Basis

Many of the methods require the definition of a Basis on observables or functional forms. A Basis is generated via:

Basis(h, u, parameters = [], iv = nothing)

where h is either a vector of ModelingToolkit Operations for the valid functional forms or a general function with the typical DiffEq signature h(u,p,t), which can be used with an Operation or vector of Operation. u are the ModelingToolkit Variables used to describe the Basis, and parameters are the optional ModelingToolkit Variables used to describe the parameters in the basis elements. iv represents the independent variable of the system - the time.

DataDrivenDiffEq.BasisType
Basis(f, u; p, iv, eval_expression)

A basis over the variables u with parameters p and independent variable iv. f can either be a Julia function which is able to use ModelingToolkit variables or a vector of Operation. It can be called with the typical DiffEq signature, meaning out of place with f(u,p,t) or in place with f(du, u, p, t).

Example

using ModelingToolkit
using DataDrivenDiffEq

@parameters w[1:2] t
@variables u[1:2]

Ψ = Basis([u; sin.(w.*u)], u, parameters = p, iv = t)

Note

The keyword argument eval_expression controls the function creation behavior. eval_expression=true means that eval is used, so normal world-age behavior applies (i.e. the functions cannot be called from the function that generates them). If eval_expression=false, then construction via GeneralizedGenerated.jl is utilized to allow for same world-age evaluation. However, this can cause Julia to segfault on sufficiently large basis functions. By default eval_expression=false.

source

Example

We start by crearting some Variables and Parameters using ModelingToolkit.

using LinearAlgebra
using DataDrivenDiffEq
using Plots
using ModelingToolkit

@variables u[1:3]
@parameters w[1:2]
(ModelingToolkit.Operation[w₁, w₂],)

To define a basis, simply write down the equations you want to be included as a Vector{Operation}. Possible used parameters have to be given to the constructor.

h = [u[1]; u[2]; cos(w[1]*u[2]+w[2]*u[3])]
b = Basis(h, u, parameters = w)
3 dimensional basis in ["u₁", "u₂", "u₃"]

What can a Basis do? Can it do stuff? Let's find out!

Basis are callable with the signature of functions to be used in DifferentialEquations. So, the function value at a single point looks like:

x = b([1;2;3])
3-element Array{ModelingToolkit.Expression,1}:
 ModelingToolkit.Constant(1)
 ModelingToolkit.Constant(2)
              cos(2w₁ + 3w₂)

Or, in place

dx = similar(x)
b(dx, [1;2;3])

Notice that since we did not use any numerical values for the parameters, the basis uses the symbolic values in the result.

To use numerical values, simply pass this on in the function call. Here, we evaluate over a trajectory with two parameters and 40 timestamps.

X = randn(3, 40)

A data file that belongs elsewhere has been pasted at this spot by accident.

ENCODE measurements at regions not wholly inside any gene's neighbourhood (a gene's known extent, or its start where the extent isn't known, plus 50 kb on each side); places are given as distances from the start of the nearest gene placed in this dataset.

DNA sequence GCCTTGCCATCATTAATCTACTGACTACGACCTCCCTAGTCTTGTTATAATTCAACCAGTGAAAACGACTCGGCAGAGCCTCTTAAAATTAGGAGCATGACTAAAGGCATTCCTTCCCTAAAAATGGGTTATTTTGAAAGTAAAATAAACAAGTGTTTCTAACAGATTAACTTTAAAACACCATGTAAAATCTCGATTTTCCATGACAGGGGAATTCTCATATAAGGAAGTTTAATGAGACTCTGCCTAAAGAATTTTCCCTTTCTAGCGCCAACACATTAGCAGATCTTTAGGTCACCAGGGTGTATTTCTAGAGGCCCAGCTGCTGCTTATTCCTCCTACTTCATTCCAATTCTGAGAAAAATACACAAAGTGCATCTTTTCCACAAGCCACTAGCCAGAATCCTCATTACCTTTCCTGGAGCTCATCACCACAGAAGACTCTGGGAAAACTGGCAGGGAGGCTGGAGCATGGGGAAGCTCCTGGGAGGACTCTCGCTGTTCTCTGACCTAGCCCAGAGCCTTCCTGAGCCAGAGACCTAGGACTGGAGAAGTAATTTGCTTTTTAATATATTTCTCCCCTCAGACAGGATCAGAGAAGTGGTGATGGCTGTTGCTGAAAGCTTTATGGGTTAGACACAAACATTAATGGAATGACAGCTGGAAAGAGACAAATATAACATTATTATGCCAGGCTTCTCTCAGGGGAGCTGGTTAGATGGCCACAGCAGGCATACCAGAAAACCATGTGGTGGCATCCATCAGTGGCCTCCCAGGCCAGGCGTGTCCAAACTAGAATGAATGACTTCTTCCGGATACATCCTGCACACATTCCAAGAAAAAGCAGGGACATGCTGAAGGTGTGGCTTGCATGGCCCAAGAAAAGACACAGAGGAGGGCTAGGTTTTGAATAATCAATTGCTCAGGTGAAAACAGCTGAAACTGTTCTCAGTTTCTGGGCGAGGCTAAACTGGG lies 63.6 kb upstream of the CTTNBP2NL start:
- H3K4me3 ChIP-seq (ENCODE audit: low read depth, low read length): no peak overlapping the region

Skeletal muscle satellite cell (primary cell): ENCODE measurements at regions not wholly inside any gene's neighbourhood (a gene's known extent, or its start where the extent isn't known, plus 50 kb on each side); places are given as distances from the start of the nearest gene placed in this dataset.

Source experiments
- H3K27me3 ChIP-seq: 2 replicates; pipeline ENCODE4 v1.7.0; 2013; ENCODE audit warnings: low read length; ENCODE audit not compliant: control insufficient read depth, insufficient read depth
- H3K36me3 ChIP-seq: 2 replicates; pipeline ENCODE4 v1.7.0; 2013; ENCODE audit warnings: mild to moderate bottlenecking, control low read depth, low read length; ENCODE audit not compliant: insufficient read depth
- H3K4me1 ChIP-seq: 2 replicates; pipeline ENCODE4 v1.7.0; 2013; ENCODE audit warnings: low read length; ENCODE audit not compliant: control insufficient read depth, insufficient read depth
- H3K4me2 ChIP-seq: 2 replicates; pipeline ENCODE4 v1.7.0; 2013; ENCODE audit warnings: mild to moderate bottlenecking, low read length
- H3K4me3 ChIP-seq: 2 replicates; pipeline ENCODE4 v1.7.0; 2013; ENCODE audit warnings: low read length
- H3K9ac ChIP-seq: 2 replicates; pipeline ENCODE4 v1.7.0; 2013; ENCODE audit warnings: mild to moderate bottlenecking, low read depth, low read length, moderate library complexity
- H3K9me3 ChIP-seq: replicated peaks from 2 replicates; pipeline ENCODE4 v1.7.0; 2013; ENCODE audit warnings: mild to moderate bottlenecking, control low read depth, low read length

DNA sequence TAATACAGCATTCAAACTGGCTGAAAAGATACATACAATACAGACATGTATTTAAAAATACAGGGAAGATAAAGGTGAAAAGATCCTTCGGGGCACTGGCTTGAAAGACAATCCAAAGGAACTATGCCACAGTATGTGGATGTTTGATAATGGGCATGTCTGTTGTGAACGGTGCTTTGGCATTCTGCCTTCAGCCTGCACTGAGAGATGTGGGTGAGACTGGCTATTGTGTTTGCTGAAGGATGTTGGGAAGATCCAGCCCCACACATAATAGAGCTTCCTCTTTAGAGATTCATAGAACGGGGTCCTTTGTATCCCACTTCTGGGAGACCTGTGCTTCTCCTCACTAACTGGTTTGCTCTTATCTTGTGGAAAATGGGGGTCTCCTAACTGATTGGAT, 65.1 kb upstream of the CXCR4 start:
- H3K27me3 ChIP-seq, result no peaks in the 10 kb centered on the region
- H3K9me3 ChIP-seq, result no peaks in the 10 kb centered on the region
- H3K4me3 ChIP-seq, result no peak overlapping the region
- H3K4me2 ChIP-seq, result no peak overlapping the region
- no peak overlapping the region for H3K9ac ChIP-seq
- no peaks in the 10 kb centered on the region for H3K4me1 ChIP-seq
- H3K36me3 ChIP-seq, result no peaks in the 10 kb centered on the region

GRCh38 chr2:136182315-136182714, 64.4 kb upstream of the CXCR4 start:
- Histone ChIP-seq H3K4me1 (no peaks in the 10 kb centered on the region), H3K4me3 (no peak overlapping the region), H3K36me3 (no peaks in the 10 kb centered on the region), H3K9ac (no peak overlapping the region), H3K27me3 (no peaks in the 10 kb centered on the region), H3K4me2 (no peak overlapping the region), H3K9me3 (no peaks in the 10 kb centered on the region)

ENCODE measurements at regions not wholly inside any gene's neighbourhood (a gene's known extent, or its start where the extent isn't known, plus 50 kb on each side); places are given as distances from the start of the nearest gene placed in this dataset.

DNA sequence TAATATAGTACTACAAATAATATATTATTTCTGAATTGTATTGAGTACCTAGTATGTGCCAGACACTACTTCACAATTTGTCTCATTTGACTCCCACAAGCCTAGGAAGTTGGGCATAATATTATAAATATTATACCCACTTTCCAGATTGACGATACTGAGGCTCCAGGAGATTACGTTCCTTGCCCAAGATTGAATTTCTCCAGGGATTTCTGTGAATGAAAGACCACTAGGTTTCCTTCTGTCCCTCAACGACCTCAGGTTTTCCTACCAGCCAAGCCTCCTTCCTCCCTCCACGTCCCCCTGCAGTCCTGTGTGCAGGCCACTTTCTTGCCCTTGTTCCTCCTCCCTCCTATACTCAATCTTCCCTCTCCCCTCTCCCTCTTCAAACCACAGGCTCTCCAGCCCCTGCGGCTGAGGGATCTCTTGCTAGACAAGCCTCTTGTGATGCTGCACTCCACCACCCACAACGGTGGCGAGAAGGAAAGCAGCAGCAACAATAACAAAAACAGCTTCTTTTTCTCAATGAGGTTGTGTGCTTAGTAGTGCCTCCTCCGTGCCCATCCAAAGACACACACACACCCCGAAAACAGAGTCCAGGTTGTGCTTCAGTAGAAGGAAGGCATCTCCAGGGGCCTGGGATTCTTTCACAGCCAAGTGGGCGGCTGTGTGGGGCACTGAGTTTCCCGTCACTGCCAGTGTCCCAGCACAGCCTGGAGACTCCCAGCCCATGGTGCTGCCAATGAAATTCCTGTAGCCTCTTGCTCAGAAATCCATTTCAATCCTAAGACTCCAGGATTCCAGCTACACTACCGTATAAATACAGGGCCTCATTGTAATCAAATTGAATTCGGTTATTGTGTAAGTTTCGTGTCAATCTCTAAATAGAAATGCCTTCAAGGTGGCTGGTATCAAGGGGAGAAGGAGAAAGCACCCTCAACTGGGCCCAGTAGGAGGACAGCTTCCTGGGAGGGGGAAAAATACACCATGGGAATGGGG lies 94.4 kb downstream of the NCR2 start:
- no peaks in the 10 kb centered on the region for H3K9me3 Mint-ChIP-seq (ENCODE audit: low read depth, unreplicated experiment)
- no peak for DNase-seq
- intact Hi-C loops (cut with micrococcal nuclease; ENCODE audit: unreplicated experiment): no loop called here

Y = b(X, [2;4], 0:39)

Suppose we want to add another equation, say sin(u[1]). A Basis behaves like an array, so we can simply

push!(b, sin(u[1]))
size(b)
(4,)

To ensure that a basis is well-behaved, functions already present are not included again.

push!(b, sin(u[1]))
size(b)
(4,)

We can also define functions of time and add them

t = independent_variable(b)
push!(b, cos(t*π))
println(b)
5 dimensional basis in ["u₁", "u₂", "u₃"]
f_1 = u₁
f_2 = u₂
f_3 = cos(u₂ * w₁ + u₃ * w₂)
f_4 = sin(u₁)
f_5 = cos(πt)

Additionally, we can iterate over a Basis using [eq for eq in basis] or index specific equations, like basis[2].

We can also chain Basis via just using it in the constructor

@variables x[1:2]
y = [sin(x[1]); cos(x[1]); x[2]]
t = independent_variable(b)
b2 = Basis(b(y, parameters(b), t), x, parameters = w, iv = t)
println(b2)
5 dimensional basis in ["x₁", "x₂"]
f_1 = sin(x₁)
f_2 = cos(x₁)
f_3 = cos(cos(x₁) * w₁ + w₂ * x₂)
f_4 = sin(sin(x₁))
f_5 = cos(π * getindex(t, 1))

You can also use merge to create the union of two Basis:

b3 = merge(b, b2)
println(b3)
10 dimensional basis in ["u₁", "u₂", "u₃", "x₁", "x₂"]
f_1 = u₁
f_2 = u₂
f_3 = cos(u₂ * w₁ + u₃ * w₂)
f_4 = sin(u₁)
f_5 = cos(πt)
f_6 = sin(x₁)
f_7 = cos(x₁)
f_8 = cos(cos(x₁) * w₁ + w₂ * x₂)
f_9 = sin(sin(x₁))
f_10 = cos(π * getindex(t, 1))

which combines all the used variables and parameters ( and assumes the same independent_variable ):

variables(b)
3-element Array{ModelingToolkit.Operation,1}:
 u₁
 u₂
 u₃
parameters(b)
2-element Array{ModelingToolkit.Operation,1}:
 w₁
 w₂

If you have a function already defined as pure code, you can use this also to create a Basis. Only the signature has to be consistent, so use f(u,p,t).

f(u, p, t) = [u[1]; u[2]; cos(p[1]*u[2]+p[2]*u[3])]
b_f = Basis(f, u, parameters = w)
println(b_f)
3 dimensional basis in ["u₁", "u₂", "u₃"]
du₁ = u₁
du₂ = u₂
du₃ = cos(u₂ * w₁ + u₃ * w₂)

This works for every function defined over Operations. So to create a Basis from a Flux model, simply extend the activations used:

using Flux
NNlib.σ(x::Operation) = 1 / (1+exp(-x))

c = Chain(Dense(3,2,σ), Dense(2, 1, σ))
ps, re = Flux.destructure(c)

@parameters p[1:length(ps)]

g(u, p, t) = re(p)(u)
b = Basis(g, u, parameters = p)

Functions

DataDrivenDiffEq.jacobianFunction
jacobian(basis)

Returns a function representing the jacobian matrix / gradient of the `Basis` with respect to the
dependent variables as a function with the common signature `f(u,p,t)` for out of place and `f(du, u, p, t)` for in place computation.
source
Base.push!Function
push!(basis, op)

Push the operation(s) in `op` into the basis and update all internal fields accordingly.
`op` can either be a single `Operation` or an Array of `Operation`s.
source
Base.deleteat!Function
deleteat!(basis, inds)

Delete the entries specified by `inds` and update the `Basis` accordingly.
source
Base.mergeFunction
merge(basis_a, basis_b)

Return a new `Basis`, which is defined via the union of both bases.
source
Base.merge!Function
merge!(basis_a, basis_b)

Updates the `Basis` to include the union of both bases.
source